1. Configure your PPPoE settings: open the DSL menu and select Setup->Net Setup->DSL/PPPoE->PPPoEconf. Follow the on-screen prompts.
  2. To connect, open the DSL menu and select Setup->Net Setup->DSL/PPPoE->pon
  3. To disconnect, open the DSL menu and select Setup->Net Setup->DSL/PPPoE->poff

How to Print

Setting up your printer takes two steps. First, configure Apsfilter for your printer. Second, turn on the printer service/daemon. You can do these two things from either the DSL Control Panel or the DSL Menu.

If you have more questions, consider reading the walkthrough on setting up Apsfilter.

To set up your printer via the Control Panel:

  1. Open the Control Panel
  2. Select Printer Setup from the Control Panel. Follow the prompts to install and test your printer.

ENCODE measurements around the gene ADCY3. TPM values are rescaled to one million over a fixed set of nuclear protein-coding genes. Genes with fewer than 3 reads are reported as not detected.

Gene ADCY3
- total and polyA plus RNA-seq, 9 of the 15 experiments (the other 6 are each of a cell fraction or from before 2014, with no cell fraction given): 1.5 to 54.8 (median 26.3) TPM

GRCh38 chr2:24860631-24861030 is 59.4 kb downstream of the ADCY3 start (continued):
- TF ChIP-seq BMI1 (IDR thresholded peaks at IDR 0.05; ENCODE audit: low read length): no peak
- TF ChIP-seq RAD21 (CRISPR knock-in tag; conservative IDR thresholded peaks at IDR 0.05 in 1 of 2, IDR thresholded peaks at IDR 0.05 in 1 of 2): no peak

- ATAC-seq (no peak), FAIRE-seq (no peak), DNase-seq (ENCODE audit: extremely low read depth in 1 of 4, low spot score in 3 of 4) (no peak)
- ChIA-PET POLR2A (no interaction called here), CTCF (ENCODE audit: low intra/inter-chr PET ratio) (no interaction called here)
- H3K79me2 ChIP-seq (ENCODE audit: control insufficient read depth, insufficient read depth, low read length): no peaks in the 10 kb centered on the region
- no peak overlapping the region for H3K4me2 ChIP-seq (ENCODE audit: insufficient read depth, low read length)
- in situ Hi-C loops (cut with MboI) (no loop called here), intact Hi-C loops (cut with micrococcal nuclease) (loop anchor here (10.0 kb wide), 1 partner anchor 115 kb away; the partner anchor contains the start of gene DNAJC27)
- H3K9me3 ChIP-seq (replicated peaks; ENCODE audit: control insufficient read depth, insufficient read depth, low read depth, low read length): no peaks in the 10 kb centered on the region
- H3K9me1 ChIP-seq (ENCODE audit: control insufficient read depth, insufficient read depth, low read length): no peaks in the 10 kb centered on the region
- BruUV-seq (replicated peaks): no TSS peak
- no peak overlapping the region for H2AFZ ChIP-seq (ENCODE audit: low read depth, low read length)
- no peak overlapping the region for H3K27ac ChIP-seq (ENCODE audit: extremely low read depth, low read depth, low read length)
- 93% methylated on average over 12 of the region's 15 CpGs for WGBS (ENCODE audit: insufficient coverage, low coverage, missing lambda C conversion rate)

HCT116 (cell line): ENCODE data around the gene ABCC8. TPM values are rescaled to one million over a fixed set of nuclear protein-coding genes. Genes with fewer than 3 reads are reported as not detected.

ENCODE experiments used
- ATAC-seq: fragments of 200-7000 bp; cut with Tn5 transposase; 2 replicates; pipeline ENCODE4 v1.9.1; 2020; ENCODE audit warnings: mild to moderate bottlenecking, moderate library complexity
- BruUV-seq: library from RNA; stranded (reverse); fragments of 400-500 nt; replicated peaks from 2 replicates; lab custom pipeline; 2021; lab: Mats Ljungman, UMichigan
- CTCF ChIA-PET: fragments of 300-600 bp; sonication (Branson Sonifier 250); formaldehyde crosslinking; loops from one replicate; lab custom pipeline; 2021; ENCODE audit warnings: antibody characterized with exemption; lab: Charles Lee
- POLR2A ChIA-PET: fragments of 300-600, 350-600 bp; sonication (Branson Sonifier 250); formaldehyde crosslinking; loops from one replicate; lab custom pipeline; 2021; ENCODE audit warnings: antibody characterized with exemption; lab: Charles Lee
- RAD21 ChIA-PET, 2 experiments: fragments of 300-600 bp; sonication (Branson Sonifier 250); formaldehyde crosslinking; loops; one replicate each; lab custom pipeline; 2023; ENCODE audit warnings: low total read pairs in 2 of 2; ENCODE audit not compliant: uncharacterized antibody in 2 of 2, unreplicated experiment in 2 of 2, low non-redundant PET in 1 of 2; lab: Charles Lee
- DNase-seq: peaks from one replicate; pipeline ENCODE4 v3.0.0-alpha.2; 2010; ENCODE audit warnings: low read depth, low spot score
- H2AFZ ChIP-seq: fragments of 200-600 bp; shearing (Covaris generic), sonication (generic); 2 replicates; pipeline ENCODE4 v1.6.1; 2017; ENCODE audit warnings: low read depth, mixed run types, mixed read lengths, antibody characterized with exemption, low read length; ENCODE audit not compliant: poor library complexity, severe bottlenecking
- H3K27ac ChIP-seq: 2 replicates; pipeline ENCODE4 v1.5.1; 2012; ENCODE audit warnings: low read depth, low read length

3. Select Printing/Lpd from the Control Panel. This will turn on the printer service/daemon.

OR to set up your printer via the DSL Menu:

  1. Open the Menu
  2. Select System->Printing/lpd->configure. Follow the on-screen prompts to test and install Apsfilter.
  3. Select System->Printing/lpd->start from the menu. This will turn on the printer service/daemon.

After setting up Refer to the Apsfilter howto for information on backing up your printer settings (Live, USB, Frugal installs), and automatically starting the print daemon on bootup.

Как печатать Во-первых, настройте свой принтер с помощью System->Printing/lpd->configure. Следуйте инструкциям на экране, для того чтобы найти и установить драйвер принтера. После установки, вы должны перезапустить службу печати. Выберите System->Printing/lpd->start

What's A Daemon?